elementary arithmetic operations. Consider the function
„(x) = x8
!
10≠ x4".
· · · · · · · · · · · · · · · · · · · · · · · · · · · · · · · · · · · · · · · · · · · · · · · · · · · · · · · · · · · · · · · · · · · <3.7>
Since
„(21/4) = 2
1/4
8 (10≠ 2) = 2
1/4,
there is a fixed point at x = 21/4. Furthermore,
„Õ(x) = 18
!
10≠ 5x4",
so „Õ(21/4) = 0. Finally,
„ÕÕ(x) = ≠ 5x
3
2 ,
so „ÕÕ(21/4) = ≠5◊ 2≠1/4 ”= 0. Therefore, if c0 is a good estimate, then
|cj+1 ≠ c| ¥ |cj ≠ c|2
--„ÕÕ(21/4)--
2 ¥ |cj ≠ c|
2 ◊ 5◊ 2≠5/4.
and the iteration will converge quadratically toward 21/4. Experimenting in Maple shows that this is indeed
the case (fixed_point.mw).
· · · · · · · · · · · · · · · · · · · · · · · · · · · · · · · · · · · · · · · · · · · · · · · · · · · · · · · · · · · · · · · · · · <3.7>
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MATH256 2020–21 Numerical Methods (5 Parts)
3.8 Constructing fixed point schemes
Many fixed point schemes can be constructed by starting with „(x) = x and adding extra terms to the
right-hand side. These terms must vanish at x = c so that „(c) = c.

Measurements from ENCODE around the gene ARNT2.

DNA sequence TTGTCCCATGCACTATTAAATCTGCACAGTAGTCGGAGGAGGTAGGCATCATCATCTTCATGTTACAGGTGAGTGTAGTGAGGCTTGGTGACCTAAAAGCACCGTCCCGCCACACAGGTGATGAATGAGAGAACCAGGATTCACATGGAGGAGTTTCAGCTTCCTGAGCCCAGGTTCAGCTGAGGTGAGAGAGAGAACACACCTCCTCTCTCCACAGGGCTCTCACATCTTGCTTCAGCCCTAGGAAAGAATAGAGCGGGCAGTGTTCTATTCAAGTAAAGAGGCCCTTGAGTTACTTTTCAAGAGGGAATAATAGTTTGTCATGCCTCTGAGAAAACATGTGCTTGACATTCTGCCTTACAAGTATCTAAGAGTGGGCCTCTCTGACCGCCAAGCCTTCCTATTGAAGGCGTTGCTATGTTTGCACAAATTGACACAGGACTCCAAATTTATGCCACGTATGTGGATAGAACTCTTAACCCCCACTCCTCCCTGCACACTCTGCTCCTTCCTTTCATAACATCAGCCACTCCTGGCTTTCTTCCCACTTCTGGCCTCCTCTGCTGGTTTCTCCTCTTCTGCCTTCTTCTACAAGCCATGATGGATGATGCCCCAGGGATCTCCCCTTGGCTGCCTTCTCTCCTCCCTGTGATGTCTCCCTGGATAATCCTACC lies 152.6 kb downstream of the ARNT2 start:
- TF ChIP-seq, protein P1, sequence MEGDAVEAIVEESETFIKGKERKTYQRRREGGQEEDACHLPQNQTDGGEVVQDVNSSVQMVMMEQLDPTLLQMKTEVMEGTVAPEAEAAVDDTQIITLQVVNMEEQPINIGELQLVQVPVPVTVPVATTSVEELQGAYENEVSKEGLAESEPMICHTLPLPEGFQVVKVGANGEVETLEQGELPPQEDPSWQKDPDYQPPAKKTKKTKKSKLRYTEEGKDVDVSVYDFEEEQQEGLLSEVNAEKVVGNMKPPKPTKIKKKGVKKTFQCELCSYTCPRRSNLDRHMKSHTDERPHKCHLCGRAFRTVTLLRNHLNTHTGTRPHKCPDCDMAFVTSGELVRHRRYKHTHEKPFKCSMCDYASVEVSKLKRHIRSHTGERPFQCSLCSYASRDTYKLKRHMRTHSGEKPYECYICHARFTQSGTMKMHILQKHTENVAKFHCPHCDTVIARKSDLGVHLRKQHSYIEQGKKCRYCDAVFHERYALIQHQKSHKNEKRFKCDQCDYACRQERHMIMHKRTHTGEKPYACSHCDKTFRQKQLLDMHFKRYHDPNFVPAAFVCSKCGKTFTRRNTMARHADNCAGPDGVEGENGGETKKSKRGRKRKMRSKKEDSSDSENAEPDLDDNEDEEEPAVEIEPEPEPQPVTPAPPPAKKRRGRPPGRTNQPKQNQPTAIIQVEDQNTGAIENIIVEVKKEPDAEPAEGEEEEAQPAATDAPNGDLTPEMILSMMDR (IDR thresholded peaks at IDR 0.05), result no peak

3.8.1 Example
Suppose we wish to find a fixed point scheme to approximate c =
Ô
2.
· · · · · · · · · · · · · · · · · · · · · · · · · · · · · · · · · · · · · · · · · · · · · · · · · · · · · · · · · · · · · · · · · · · <3.8>
We write
„(x) = x+ u(x)(x2 ≠ 2).
where u(x) is a function that we can choose. Clearly „(c) = c, so we do have a fixed point. Now
„Õ(x) = 1 + uÕ(x)(x2 ≠ 2) + 2xu(x)
so „Õ(c) = 1 + 2cu(c). Consequently, if we choose u(x) = ≠1/(2x) then we will have „Õ(c) = 0 and the
scheme converges quadratically. One possible iteration function is therefore
„(x) = x≠ x
2 ≠ 2
2x =
x2 + 2
2x .
· · · · · · · · · · · · · · · · · · · · · · · · · · · · · · · · · · · · · · · · · · · · · · · · · · · · · · · · · · · · · · · · · · <3.8>
Remarks
• We would obtain the same iteration scheme by applying the Newton–Raphson method to f(x) = x2≠2.
• We could also choose u(x) = ≠1/x3 because then
1 + 2xu(x) = 1≠ 2
x2
,
which vanishes at x = c. A second possible iteration function is therefore
„2(x) = x≠ x
2 ≠ 2
x3
.
• However, we cannot choose u(x) = 1/(2c) (a constant) because this involves
Ô
2, which is the value
we are trying to find.
Experimenting in Maple shows that both „(x) and „2(x) do indeed produce iteration schemes with quadratic
convergence (fixed_point.mw).
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MATH256 2020–21 Numerical Methods (5 Parts)
3.8.2 Example: Derivation of Newton–Raphson as a fixed point scheme